Old Incinerator and New Cancer in Coconut Grove

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For its part, the City of Miami is asking very little and saying even less. Alfieri suspects the specter of legal action has spooked officials into silence. At least one city official, Alfieri claims, has spoken with university superiors about how Alfieri's team intends to advise residents of their legal rights.

In a recent interview, Alice Bravo, the assistant city manager overseeing toxic cleanup issues, denied that her legal staff has discussed the issue. She insisted she had not heard of any health complaints from West Grove residents. When questions veered to past-exposure risks, she abruptly ended the conversation. "Ash flying through the air? Don't know anything about that," she said. Bravo also failed to respond to New Times' written questions about Old Smokey.

DERM's environmental chief, Wilbur Mayorga, declined to answer questions about Old Smokey and past-exposure concerns. And officials from the Florida Department of Health (DOH) refused repeated interview requests. In a written response to New Times, DOH spokesperson Sheri Hutchinson said the department has never conducted a health assessment — a comprehensive, community-wide health review — in the vicinity of Old Smokey. The reason: No one asked.

As for present-day heath risks, Hutchinson wrote, residents have little to worry about. After reviewing the county's soil test data, DOH toxicologists are assured that "levels of contaminants fell below health benchmark values, and adverse health effects are unlikely."

For her first 14 years of life, Shirley McLean lived down the street from Old Smokey. Like her neighbor Delphine Bennett, she recalls nearby roofs catching fire and residents scrambling to extinguish the flames. In 1950, she and her family picked up and moved a few blocks to the west, but she never escaped the chronic sinus problems and itchy eyes she attributes to the ash she inhaled during her childhood.

Like others who shared their recollections, McLean is deliberate in speech, pausing often in search of a street name, a neighbor, or an indelible moment of childhood so many years ago. If she is angry — with those who assigned her fate, a life shaped by the Jim Crow policies of segregated America — she holds it inside. "Just the way things were," she says, repeating a refrain among older residents of the West Grove. She thinks often of family, friends, and neighbors who suffered more than she. And for those who've died: "You can't throw a rock without hitting somebody who hasn't lost somebody to cancer."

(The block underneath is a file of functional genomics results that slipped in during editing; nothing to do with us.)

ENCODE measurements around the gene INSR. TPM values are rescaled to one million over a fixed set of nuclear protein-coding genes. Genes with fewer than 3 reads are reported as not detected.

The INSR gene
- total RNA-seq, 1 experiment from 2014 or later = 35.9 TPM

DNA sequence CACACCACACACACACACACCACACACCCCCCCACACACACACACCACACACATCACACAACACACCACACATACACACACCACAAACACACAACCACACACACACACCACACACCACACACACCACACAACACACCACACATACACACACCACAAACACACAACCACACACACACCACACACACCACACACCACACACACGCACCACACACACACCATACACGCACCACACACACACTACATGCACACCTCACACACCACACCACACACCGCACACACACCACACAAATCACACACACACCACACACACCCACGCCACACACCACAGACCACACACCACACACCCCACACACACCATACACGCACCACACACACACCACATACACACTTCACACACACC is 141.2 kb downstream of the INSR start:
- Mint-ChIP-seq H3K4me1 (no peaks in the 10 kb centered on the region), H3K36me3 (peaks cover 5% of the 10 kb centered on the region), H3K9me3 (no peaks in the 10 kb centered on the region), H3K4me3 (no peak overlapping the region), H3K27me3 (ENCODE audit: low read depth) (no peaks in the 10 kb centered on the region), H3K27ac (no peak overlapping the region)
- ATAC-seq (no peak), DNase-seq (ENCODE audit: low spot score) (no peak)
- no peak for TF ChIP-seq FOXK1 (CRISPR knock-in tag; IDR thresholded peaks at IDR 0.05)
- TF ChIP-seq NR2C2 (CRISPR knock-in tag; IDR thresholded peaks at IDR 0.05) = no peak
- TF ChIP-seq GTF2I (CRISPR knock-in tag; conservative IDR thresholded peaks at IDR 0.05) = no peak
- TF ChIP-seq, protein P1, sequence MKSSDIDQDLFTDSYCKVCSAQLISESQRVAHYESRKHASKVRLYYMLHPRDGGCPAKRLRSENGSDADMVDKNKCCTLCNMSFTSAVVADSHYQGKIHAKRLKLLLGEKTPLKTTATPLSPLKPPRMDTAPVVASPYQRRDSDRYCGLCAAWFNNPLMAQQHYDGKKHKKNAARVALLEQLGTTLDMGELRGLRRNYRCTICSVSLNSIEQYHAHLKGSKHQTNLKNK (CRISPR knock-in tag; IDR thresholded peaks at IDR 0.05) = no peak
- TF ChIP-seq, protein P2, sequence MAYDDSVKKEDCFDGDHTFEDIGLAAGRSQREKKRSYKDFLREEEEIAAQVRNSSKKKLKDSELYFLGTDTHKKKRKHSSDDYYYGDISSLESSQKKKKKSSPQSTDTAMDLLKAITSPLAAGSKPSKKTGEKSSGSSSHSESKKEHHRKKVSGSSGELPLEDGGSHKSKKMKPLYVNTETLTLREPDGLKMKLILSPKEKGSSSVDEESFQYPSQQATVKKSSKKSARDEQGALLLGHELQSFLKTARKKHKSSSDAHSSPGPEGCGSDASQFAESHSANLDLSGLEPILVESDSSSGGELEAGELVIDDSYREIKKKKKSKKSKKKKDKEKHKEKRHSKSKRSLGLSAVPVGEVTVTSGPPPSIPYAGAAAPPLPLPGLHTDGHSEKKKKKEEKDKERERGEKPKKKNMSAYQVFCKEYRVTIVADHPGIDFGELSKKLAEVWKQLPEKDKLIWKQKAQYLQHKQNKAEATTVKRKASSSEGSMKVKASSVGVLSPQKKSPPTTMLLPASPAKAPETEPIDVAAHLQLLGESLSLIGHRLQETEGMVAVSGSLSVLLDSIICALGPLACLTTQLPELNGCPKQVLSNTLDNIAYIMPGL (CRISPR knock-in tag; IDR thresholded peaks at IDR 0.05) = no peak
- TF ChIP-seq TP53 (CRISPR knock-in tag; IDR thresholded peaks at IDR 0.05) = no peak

To be sure, not everybody who lived next to Old Smokey blames it for life's miseries. Leroy Delancy was born a few paces from the incinerator and breathed its smoke and ash until he joined the Navy at age 18 and left Miami for good. Now 77, retired and ­living in San Diego, he says he can't pinpoint a malady related to toxic exposure — either back then or today. And his father, always healthy, lived to see 80. "Yes, the smoke at times was unbearable, but did it make anybody sick? Nobody really knows."

When David Lee, an epidemiologist at the University of Miami, co-authored a research paper in early 2013 suggesting that abnormally high rates of pancreatic cancer in a handful of communities around Florida might be linked to nearby drinking water wells contaminated with arsenic, he knew nothing about Old Smokey. The paper, "Pancreatic Cancer Clusters and Arsenic-Contaminated Drinking Water Wells in Florida," resulted from reinterpreting data collected a few years earlier, long before the resurgent debate over the health impact of incinerator ash in Miami.

But when a junior colleague and co-author of the obscure academic paper tipped off New Times to the findings, it didn't take long for frightened residents to connect the dots: Of 16 communities around the state with high rates of pancreatic cancer — a so-called cancer cluster — one was right here in Miami-Dade and, to be precise, West Coconut Grove. That cluster, the researchers conclude, might have been caused by arsenic found in nearby well water. And arsenic is one of the most common and dangerous components of incinerator ash.

Yet Lee, the director of UM's graduate program in public health, cautions against using the study to link Old Smokey with cancer. From his high-rise office overlooking UM's medical campus west of downtown Miami, he painstakingly explains the study's limitations — from data collection to the statistical models used to draw the correlations. Other explanations for the pancreatic cancer cluster besides arsenic remain possible. Nevertheless, the results of the study are intriguing enough to warrant follow-up research, he says. But when he applied for funding, he was denied.

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David Villano